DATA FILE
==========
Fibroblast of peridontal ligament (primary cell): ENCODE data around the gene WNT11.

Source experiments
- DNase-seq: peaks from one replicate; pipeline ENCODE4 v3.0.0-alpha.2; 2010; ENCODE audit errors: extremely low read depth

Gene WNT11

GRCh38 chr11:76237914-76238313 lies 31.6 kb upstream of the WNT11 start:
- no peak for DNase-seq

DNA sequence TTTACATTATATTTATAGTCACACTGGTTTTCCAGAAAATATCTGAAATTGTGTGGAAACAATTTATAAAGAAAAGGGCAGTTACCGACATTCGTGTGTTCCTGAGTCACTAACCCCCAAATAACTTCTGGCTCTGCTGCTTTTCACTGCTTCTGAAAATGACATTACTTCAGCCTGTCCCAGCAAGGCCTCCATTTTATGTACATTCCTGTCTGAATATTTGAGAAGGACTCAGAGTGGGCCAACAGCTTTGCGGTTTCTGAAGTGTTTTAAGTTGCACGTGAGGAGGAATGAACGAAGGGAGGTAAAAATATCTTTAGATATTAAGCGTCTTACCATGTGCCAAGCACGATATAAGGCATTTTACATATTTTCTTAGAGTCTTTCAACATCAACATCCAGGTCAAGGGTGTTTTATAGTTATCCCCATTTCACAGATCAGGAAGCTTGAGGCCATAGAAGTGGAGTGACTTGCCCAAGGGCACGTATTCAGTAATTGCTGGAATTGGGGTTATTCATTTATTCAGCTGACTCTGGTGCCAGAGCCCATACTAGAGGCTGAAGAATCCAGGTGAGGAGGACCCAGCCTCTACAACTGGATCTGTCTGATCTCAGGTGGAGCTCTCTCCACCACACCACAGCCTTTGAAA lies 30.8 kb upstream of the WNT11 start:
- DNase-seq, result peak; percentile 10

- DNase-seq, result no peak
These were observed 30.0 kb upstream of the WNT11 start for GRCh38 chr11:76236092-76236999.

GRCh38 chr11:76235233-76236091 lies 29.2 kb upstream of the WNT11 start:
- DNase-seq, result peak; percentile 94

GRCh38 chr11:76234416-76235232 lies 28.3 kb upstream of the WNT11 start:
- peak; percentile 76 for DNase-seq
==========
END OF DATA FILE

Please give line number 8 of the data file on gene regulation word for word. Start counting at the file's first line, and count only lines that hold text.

- DNase-seq, result peak; percentile 10